Three surprising facts about modern Texas wind farms

Throw a dart at a map of Texas, and you’ve got a good shot at hitting a wind farm. With 117 projects online, Texas leads the nation when it comes to wind power.

In September, 2015, Comanche County, Texas joined the boom when Logan’s Gap Wind Farm opened. Comanche is a town of about 4,000 people, known for being the home of the “Old Cora Courthouse,” one of the oldest standing wooden courthouses in Texas.

On a particularly windy day in November, I paid a visit to Logan’s Gap, making my first trip to a wind farm. As luck would have it, the day of my visit happened to be a record-breaking day for wind power. Texas turbines generated more than 13,190 megawatts (MW) that day, a record broken less than two weeks later when the 15,000 MW threshold was breached.

A view of Logan’s Gap.

As the blades turned, I learned some surprising facts about wind farms and turbines.

1. Wal-Mart purchases wind energy from Texas wind farms

Wal-Mart buys more than half of the electricity output from Logan’s Gap under a 10-year power purchase agreement. Companies are increasingly contracting wind power and locking in affordable rates for clean power. The nearest Wal-Mart store is 26 miles from Comanche, but their presence is felt in the form of clean air and tax revenue for residents and local school districts.

2. Wind turbine parts are American-made, some right in Texas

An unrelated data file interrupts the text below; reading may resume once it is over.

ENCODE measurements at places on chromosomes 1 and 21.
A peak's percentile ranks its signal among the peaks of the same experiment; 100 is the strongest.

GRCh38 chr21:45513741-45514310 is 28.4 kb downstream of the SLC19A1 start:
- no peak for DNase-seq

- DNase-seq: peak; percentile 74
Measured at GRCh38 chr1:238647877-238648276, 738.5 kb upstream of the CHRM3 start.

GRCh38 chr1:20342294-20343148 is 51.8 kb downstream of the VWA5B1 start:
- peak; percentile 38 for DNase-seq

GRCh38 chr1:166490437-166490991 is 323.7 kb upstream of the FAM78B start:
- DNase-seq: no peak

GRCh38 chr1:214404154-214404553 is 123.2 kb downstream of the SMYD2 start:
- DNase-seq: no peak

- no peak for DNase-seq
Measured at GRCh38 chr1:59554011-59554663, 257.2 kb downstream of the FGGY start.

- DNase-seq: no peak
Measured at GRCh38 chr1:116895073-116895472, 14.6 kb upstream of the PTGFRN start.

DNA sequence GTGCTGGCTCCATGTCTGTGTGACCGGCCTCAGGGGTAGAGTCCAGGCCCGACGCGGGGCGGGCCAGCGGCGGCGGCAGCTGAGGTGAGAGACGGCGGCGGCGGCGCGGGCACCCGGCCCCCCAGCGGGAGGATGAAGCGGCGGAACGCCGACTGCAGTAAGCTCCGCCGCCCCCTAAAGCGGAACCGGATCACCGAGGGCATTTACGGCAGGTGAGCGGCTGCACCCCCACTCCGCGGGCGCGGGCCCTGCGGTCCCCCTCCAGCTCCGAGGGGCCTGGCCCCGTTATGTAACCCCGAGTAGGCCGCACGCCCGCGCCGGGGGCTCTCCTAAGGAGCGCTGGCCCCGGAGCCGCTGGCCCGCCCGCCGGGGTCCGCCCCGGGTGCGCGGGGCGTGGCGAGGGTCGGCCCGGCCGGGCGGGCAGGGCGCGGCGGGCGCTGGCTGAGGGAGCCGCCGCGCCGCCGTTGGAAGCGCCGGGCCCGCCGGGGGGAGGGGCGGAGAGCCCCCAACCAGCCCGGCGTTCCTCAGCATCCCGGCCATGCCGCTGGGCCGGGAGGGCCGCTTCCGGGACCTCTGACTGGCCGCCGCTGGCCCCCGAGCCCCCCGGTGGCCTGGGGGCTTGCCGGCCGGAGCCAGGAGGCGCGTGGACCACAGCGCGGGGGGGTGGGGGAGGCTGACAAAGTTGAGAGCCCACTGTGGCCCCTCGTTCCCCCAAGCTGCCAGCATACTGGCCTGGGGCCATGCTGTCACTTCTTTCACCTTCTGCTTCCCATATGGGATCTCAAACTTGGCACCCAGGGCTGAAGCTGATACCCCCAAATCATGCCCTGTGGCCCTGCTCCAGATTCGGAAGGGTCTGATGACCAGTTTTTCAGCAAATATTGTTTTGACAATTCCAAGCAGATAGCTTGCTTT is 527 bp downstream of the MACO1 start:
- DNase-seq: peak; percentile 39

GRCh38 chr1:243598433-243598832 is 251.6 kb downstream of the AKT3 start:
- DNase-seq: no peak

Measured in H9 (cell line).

The 87 Siemens turbines spinning at Logan’s Gap are made up of around 8,000 individual parts. The nacelles and hubs were manufactured in Kansas, the blades were made in Iowa, and a majority of the towers came from Abilene, Texas.

3. The Texas wind boom isn’t slowing down

As I drove away from Comanche, I saw three trucks on the highway carrying wind turbine blades to construction sites. With more than 5,000 MW currently under construction, the state continues to be America’s wind energy leader. In fact, a second wind farm is coming to Comanche County. Alterra is expected to complete the 200 MW Flat Top wind project by the end of 2017.

It’s these sort of advancements that inspire me to help advance the wind industry and bring cleaner air and renewable resources to towns across Texas and America. It’s my hope that these facts inspire you as well, and may motivate you to join the Power of Wind network to advocate for the policies that will help wind energy grow.

Before you leave, meet Mark Pirkle, a rancher in Comanche, Texas who is leasing his land to Logan’s Gap Wind Farm.

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